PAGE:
But when I'm thinking about theimplications of all these things, one of the things that comes to my mindthat might be difficult, nuanced as marketing operations, especially aroundmarketing automation? Like how are teams approaching some of the moresophisticated hurdles of like your marketing automation streams first?What text act do you use to deliver those kinds of things? And then how howdo teams approach marketing ops do you have a separate marketing ops team oris like do squads kind of take turns and handling marketing apps? You foundthe fly in the ointment with that question I would say sort of yourbaseline level. Like if you always have groups that are only focused oninnovation and not operation, you run the risk of like, oh no, that thingthat's just been running for six months, nobody's been watching it and here'swhat happened. So I would say kind of evergreen marketing Ops is is a callout for us that I would imagine our next iteration of this, we end up withthe team who is dedicated to the chassis while the other teams arededicated to the add ons, if that makes sense. It's kind of the best way I canthink of in my head. So with that being said, we also have different chassis.So I have B two B teams and I have the D. C. Team. So the dtC teams, you know,they're using Claudio is the primary sp, you know, we're using salesforce from a,from a Crm standpoint. And then on the B two B side we have things like partof plug ins and and other things that are going on um as well as you know,sales loft and all kind of other text tax stuff on the sales side. So we havea couple of people that are dedicated, you know, admit like Salesforceadministrators or you know, kind of Martek personnel that sit with us thatactually tends to be a global resource at Ramsey though, they're the ones thatare kind of the most global, so they act more as consultative than they doanything else and they keep the system's going. But we, we are evenlooking at one of my generalist marketers right now who just has a bentto ops and a bent to analytics, who is not necessarily the creative marketingtype that say maybe you me like those of us that are wired a little more thatway, like kind of the campaign driven, what do we want to say? How do we wantthem to feel? He's not wired that way.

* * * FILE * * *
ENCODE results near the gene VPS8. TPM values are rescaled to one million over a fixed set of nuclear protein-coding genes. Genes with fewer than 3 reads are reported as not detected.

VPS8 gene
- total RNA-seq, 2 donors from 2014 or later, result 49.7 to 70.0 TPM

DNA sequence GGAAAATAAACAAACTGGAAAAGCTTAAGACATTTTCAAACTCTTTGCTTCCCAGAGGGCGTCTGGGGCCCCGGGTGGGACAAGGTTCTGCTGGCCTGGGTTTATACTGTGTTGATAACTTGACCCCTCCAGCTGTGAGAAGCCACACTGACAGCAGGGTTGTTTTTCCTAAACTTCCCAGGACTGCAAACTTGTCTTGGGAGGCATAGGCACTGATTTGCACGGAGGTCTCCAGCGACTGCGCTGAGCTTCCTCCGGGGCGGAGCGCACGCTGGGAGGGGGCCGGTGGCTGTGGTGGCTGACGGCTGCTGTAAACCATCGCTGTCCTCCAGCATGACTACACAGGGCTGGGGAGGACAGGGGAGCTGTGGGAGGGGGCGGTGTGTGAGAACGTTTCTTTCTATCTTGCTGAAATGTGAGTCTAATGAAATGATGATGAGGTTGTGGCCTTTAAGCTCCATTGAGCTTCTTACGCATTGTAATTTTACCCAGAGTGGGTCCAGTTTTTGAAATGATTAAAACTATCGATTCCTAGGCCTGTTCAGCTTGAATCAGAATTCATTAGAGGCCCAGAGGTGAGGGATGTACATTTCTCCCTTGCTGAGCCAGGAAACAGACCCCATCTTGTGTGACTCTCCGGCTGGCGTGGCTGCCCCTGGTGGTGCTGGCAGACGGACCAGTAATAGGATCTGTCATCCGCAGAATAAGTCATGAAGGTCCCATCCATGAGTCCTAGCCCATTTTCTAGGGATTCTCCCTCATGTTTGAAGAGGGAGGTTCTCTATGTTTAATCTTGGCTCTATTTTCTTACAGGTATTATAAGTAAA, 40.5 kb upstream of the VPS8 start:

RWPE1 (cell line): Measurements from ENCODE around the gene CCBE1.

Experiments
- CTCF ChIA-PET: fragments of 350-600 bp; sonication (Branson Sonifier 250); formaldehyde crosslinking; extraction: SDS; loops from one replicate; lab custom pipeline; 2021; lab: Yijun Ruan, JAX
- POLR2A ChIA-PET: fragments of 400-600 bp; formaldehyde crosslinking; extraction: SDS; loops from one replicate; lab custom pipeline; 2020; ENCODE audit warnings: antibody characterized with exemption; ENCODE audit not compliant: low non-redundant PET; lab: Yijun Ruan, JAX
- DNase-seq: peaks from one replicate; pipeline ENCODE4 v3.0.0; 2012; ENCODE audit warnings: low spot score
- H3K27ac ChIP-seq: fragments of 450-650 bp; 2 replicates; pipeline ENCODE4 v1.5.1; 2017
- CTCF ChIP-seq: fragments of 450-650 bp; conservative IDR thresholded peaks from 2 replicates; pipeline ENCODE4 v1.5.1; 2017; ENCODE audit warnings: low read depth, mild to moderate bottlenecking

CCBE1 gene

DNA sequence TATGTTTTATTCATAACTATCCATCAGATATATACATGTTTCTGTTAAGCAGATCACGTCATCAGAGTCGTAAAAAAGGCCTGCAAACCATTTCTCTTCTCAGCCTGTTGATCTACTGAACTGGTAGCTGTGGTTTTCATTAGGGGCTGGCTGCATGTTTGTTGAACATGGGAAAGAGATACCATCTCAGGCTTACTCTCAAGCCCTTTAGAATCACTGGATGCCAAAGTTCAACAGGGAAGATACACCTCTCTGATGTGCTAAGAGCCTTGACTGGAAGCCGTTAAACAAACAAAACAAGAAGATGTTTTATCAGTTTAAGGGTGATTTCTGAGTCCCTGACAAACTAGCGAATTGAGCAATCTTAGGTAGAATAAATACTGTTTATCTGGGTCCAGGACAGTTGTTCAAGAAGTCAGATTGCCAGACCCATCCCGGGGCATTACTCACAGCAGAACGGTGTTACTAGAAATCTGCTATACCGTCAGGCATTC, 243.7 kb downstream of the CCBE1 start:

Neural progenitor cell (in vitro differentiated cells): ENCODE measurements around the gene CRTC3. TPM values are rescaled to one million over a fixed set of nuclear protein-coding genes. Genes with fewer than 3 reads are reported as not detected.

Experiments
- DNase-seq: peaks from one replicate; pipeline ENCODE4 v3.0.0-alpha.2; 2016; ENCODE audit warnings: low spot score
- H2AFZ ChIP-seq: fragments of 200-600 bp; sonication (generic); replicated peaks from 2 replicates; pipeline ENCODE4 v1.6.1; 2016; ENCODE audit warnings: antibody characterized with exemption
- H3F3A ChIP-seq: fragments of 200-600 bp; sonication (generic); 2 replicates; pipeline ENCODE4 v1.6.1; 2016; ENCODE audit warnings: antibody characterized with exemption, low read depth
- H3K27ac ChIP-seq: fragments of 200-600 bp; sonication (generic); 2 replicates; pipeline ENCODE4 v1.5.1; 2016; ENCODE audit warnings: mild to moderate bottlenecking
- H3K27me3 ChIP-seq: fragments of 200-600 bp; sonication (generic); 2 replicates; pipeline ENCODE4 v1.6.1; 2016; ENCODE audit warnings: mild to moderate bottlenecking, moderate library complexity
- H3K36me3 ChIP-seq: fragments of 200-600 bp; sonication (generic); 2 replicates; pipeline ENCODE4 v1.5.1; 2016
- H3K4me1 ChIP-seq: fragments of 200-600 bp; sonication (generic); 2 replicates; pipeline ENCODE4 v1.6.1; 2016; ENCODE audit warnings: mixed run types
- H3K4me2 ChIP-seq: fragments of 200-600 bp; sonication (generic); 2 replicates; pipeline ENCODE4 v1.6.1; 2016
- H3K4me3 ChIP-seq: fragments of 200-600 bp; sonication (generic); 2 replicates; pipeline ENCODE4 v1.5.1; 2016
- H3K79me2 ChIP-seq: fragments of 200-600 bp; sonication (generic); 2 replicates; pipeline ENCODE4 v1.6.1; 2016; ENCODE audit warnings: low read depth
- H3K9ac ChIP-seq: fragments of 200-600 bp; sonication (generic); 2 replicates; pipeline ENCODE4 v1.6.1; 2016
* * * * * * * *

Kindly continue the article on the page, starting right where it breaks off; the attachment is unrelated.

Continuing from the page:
So we're actually looking at creatinglike an operation slash analyst position where he can focus more on thechassis and keeping the system's going um, so that the other markers can, canbuild on top of what's there. So marketing ops is one of those things inthe agile model that we have to account for and we haven't necessarilyaccounted for all that well because we're trying to constantly spin up newthings in the squads. Um, that's a great question man, I mean it's reallyhard, especially in an organization, the size of yours, I'm sure yoursalesforce instance is ridiculous and complicated with as many business unitsas you have. Um, and it's become hard to figure out like okay, like is this adevops thing or is this a marketing ops thing, the lines start to get reallyblurry sometimes. Right. I know. Even with my small teams of which my bestdev marketing person, you guys just recently hired um to do C R O of allthings. But he's uh like, I don't know, I felt like my marketing team startedtaking on more and more of what most people would just call devops becausewe were just more heavy in automation and crm management space. But man, Iknow it's a harry harry thing. What have you seen as a result of thisreorganization and you've been there a few years now, you've been able to seea lot of these transitions through, has it been good? Are you are you a big fanof this way of managing people? If so like, well first I'll let you answerthat question. How what do the results been for you? Yeah, I see. There's twoprimary things that have satisfied that, that are very satisfying to me and Ifull transparency. I was not on board at first when this started, I couldn'tsee it, it's just not the way I was used to working um and you know, mygood friends in tech and product and project management, like just givingthem in like give it some time, you know, let's get there. It's going to be,we have to work through it. So let me that's that's the point of clarity.Before I start, I would say the two primary main benefits I've seen is acentralized ownership of the key metrics of the business living withmore than one person and it sounds a...